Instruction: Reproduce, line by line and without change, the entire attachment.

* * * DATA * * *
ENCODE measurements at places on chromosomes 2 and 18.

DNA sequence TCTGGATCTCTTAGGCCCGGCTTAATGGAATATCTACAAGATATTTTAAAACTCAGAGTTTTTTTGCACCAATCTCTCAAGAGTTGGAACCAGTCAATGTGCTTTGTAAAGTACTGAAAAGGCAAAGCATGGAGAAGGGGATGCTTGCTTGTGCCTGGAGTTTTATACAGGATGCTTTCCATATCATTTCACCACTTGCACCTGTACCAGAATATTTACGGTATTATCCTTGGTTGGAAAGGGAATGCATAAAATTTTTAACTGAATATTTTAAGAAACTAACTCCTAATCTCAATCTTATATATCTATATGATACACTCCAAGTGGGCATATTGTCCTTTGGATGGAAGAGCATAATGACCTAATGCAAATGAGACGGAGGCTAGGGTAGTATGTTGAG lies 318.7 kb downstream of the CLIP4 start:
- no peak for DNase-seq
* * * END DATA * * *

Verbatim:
ENCODE measurements at places on chromosomes 2 and 18.

DNA sequence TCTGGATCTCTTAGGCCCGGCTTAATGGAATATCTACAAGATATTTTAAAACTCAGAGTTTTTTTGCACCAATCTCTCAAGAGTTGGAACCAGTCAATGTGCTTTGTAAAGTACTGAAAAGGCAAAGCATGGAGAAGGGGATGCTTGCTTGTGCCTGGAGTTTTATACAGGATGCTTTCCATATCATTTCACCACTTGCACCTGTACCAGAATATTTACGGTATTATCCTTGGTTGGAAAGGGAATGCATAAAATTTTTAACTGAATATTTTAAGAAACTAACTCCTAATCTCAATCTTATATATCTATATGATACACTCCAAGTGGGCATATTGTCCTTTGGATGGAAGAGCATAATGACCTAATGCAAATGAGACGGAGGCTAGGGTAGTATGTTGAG lies 318.7 kb downstream of the CLIP4 start:
- no peak for DNase-seq